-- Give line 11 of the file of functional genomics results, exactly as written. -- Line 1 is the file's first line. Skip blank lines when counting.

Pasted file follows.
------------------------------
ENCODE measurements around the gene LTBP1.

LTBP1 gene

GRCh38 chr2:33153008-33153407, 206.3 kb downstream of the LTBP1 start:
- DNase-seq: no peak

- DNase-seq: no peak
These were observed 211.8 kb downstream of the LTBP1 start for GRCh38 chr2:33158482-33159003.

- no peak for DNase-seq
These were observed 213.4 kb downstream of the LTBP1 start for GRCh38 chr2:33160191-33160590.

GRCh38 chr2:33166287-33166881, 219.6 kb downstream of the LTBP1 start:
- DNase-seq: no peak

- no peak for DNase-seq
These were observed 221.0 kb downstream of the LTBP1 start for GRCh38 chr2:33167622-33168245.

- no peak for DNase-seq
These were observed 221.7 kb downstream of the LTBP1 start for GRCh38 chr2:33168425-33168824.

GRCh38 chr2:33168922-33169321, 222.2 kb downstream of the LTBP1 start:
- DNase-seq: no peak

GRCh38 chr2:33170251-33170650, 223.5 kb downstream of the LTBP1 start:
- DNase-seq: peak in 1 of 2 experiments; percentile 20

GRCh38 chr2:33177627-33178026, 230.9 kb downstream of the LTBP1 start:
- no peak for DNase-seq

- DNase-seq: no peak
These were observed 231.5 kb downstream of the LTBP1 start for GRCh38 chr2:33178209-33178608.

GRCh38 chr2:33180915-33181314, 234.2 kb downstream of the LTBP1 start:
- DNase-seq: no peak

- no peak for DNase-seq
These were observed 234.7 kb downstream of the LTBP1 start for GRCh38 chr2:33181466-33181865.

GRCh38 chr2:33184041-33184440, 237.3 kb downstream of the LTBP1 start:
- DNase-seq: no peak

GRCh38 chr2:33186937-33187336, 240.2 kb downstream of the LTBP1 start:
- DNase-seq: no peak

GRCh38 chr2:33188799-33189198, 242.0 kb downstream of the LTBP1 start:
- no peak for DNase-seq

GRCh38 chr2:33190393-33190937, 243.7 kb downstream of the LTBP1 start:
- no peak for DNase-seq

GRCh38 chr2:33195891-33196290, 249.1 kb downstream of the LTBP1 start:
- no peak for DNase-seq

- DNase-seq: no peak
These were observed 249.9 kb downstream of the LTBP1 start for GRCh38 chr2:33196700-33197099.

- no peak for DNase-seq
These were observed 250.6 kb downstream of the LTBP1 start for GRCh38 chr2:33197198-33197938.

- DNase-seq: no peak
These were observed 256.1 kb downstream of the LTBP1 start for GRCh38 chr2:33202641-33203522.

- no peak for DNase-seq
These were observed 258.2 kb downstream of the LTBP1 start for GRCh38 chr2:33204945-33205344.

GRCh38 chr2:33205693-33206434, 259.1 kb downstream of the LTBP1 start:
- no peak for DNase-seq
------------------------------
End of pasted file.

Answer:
- no peak for DNase-seq